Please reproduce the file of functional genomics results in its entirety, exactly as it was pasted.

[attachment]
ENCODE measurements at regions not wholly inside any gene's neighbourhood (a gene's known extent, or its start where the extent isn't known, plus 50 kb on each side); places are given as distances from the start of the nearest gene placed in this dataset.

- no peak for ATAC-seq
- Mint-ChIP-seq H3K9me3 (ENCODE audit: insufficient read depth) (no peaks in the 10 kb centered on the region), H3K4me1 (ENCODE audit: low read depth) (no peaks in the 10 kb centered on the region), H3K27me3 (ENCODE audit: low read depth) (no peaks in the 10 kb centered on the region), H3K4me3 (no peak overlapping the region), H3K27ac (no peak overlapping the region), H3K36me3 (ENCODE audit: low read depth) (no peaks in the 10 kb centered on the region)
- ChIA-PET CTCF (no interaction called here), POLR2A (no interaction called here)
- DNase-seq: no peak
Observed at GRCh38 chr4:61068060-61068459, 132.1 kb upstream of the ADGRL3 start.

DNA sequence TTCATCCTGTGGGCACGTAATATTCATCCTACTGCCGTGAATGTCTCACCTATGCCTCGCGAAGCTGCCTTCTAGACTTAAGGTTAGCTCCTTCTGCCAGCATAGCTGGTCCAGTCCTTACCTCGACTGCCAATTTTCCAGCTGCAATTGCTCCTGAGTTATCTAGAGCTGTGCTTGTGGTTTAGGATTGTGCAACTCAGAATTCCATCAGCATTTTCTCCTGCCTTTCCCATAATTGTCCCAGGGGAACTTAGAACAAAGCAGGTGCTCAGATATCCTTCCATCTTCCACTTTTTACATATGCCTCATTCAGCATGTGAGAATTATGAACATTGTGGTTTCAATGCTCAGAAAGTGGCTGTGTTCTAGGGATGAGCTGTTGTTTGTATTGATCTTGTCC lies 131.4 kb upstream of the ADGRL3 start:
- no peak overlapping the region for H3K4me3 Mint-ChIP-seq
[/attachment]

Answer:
ENCODE measurements at regions not wholly inside any gene's neighbourhood (a gene's known extent, or its start where the extent isn't known, plus 50 kb on each side); places are given as distances from the start of the nearest gene placed in this dataset.

- no peak for ATAC-seq
- Mint-ChIP-seq H3K9me3 (ENCODE audit: insufficient read depth) (no peaks in the 10 kb centered on the region), H3K4me1 (ENCODE audit: low read depth) (no peaks in the 10 kb centered on the region), H3K27me3 (ENCODE audit: low read depth) (no peaks in the 10 kb centered on the region), H3K4me3 (no peak overlapping the region), H3K27ac (no peak overlapping the region), H3K36me3 (ENCODE audit: low read depth) (no peaks in the 10 kb centered on the region)
- ChIA-PET CTCF (no interaction called here), POLR2A (no interaction called here)
- DNase-seq: no peak
Observed at GRCh38 chr4:61068060-61068459, 132.1 kb upstream of the ADGRL3 start.

DNA sequence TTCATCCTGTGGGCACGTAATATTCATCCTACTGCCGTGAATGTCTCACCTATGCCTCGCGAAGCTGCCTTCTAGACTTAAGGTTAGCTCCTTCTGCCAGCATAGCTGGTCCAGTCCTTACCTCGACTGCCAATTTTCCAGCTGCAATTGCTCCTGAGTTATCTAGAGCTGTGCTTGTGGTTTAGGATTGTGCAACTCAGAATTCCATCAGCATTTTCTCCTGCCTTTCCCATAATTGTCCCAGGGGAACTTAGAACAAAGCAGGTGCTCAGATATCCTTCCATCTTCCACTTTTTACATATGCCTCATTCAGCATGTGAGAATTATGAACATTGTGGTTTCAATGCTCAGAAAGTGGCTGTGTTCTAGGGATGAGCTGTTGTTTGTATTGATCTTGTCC lies 131.4 kb upstream of the ADGRL3 start:
- no peak overlapping the region for H3K4me3 Mint-ChIP-seq